The mutant twinfilin Twf1-3p is not able to bind actin monomers. (A) The ability of wild-type (•), Twf1-1p (○), Twf1-2p (▴), and Twf1-3p (▵) to sequester actin monomers is demonstrated by a graphical representation of the quantitation the amount of actin present in the supernatant fraction in actin filament sedimentation assays. The actin concentration in the experiment was 4 μM and the twinfilin concentration varied from 0 to 8 μM. Wild-type twinfilin efficiently increases the amount of yeast actin in the supernatant, whereas Twf1-3p is much less efficient in increasing the amount of actin in the supernatant. (B) Wild-type twinfilin and Twf1-3p have similar structure and stability. Far UV CD spectra of wild-type twinfilin (solid line) and Twf1-3p (dotted line) at 20°C are almost identical. Twf1-3p appears to be slightly more stable than wild-type twinfilin, as judged on the basis of melting points that were measured by following α helix distortion by CD signal at 222 nm as the temperature was raised in intervals of 5°.
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Related In: Results  -  Collection

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getmorefigures.php?uid=PMC2198831&req=5

fig4: The mutant twinfilin Twf1-3p is not able to bind actin monomers. (A) The ability of wild-type (•), Twf1-1p (○), Twf1-2p (▴), and Twf1-3p (▵) to sequester actin monomers is demonstrated by a graphical representation of the quantitation the amount of actin present in the supernatant fraction in actin filament sedimentation assays. The actin concentration in the experiment was 4 μM and the twinfilin concentration varied from 0 to 8 μM. Wild-type twinfilin efficiently increases the amount of yeast actin in the supernatant, whereas Twf1-3p is much less efficient in increasing the amount of actin in the supernatant. (B) Wild-type twinfilin and Twf1-3p have similar structure and stability. Far UV CD spectra of wild-type twinfilin (solid line) and Twf1-3p (dotted line) at 20°C are almost identical. Twf1-3p appears to be slightly more stable than wild-type twinfilin, as judged on the basis of melting points that were measured by following α helix distortion by CD signal at 222 nm as the temperature was raised in intervals of 5°.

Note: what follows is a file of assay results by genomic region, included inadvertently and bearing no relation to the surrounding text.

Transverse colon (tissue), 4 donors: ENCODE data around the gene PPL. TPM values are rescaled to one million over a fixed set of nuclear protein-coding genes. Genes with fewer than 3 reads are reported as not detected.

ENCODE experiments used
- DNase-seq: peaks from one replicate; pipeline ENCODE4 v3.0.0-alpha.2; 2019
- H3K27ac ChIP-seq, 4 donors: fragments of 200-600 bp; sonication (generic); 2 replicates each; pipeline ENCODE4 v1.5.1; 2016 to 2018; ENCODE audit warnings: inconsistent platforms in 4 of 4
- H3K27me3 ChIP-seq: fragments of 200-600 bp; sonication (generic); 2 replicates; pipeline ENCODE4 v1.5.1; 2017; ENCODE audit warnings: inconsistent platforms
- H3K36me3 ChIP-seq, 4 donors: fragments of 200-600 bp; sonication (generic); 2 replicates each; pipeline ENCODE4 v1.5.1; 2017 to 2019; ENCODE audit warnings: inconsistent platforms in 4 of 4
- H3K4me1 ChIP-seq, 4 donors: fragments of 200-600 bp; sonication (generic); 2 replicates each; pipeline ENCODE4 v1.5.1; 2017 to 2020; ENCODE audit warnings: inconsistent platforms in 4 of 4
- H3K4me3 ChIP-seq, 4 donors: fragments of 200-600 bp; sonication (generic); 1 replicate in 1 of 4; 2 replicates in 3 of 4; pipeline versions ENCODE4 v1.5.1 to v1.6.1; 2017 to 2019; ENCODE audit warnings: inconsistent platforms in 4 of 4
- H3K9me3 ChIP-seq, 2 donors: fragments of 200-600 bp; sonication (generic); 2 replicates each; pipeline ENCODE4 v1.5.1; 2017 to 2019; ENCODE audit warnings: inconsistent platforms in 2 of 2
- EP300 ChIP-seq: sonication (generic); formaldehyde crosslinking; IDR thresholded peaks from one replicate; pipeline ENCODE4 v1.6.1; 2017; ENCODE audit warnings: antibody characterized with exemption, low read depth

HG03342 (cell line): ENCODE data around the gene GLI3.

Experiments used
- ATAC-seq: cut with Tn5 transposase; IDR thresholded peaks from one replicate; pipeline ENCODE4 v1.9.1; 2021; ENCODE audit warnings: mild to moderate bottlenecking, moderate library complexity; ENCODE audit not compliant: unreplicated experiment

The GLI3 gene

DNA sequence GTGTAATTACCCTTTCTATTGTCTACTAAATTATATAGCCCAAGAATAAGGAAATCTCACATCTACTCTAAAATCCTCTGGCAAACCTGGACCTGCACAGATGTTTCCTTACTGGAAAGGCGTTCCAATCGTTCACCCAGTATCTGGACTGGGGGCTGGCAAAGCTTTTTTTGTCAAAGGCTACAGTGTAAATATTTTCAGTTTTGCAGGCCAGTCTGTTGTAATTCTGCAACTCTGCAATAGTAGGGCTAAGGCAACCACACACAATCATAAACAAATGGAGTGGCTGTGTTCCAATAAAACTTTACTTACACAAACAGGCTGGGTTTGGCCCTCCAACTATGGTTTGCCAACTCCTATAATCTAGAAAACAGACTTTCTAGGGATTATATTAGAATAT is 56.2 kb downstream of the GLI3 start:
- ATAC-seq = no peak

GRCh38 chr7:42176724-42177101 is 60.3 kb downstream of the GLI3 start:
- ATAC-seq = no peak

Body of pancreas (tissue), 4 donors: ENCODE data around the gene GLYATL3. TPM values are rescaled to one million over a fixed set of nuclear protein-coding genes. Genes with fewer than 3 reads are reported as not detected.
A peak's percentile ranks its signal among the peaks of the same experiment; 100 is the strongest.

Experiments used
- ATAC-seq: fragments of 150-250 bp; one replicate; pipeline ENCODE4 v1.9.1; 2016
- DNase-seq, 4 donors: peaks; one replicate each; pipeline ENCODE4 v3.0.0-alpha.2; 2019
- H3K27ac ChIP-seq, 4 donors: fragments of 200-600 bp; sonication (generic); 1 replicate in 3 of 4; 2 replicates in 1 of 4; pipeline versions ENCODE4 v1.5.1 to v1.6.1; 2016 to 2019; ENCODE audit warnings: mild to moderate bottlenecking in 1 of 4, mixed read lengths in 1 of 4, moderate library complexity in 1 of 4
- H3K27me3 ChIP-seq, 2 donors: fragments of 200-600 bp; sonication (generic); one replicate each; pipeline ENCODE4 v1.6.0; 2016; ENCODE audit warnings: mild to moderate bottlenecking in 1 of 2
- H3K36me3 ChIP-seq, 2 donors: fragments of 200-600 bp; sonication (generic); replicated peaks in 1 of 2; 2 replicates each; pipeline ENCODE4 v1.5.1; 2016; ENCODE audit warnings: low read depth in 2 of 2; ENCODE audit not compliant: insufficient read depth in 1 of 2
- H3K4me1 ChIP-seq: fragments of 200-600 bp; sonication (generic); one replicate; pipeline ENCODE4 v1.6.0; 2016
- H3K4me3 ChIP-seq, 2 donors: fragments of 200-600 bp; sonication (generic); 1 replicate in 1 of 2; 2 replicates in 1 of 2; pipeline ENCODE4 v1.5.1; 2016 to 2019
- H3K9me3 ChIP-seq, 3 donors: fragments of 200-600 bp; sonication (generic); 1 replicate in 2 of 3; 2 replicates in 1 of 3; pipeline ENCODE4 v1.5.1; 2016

Mentions: Purified wild-type and mutant twinfilins were analyzed for actin monomer interactions by actin filament sedimentation and native gel electrophoresis assays. In actin filament sedimentation assays, we compared the ability of wild-type and mutant twinfilins to shift actin from filaments (pellet) to the monomer pool (supernatant). Wild-type twinfilin efficiently shifts actin from filaments to the monomer pool with the monomer-sequestering activity saturated at 4 μM twinfilin. Twf1-1p, in which only residues in the first ADF-H domain are replaced by alanines, is somewhat less efficient in sequestering actin monomers in this assay. Also, Twf1-2p shows detectable actin monomer sequestering activity, but it is significantly less efficient than Twf1-1p in shifting actin into the monomeric fraction. Twf1-3p, in which residues in both ADF-H domains are mutated, can no longer shift detectable amounts of actin into the supernatant fraction with the protein concentration range probed in this study (Fig. 4 A). The defect in actin monomer interactions was also seen in native gel electrophoresis assays. Whereas wild-type twinfilin forms a stable complex with ADP-actin monomers on native gels, no detectable complex formation between Twf1-3p and ADP-actin monomers could be observed (unpublished data). The far UV CD spectra of purified wild-type and Twf1-3p twinfilins are almost identical to each other, suggesting that the composition of secondary structure elements in these proteins is very similar (Fig. 4 B). Additionally, the mutations in Twf1-3p do not decrease the protein stability because wild-type twinfilin has a Tm value of 55°C, whereas the Tm value of Twf1-3p is 59°C.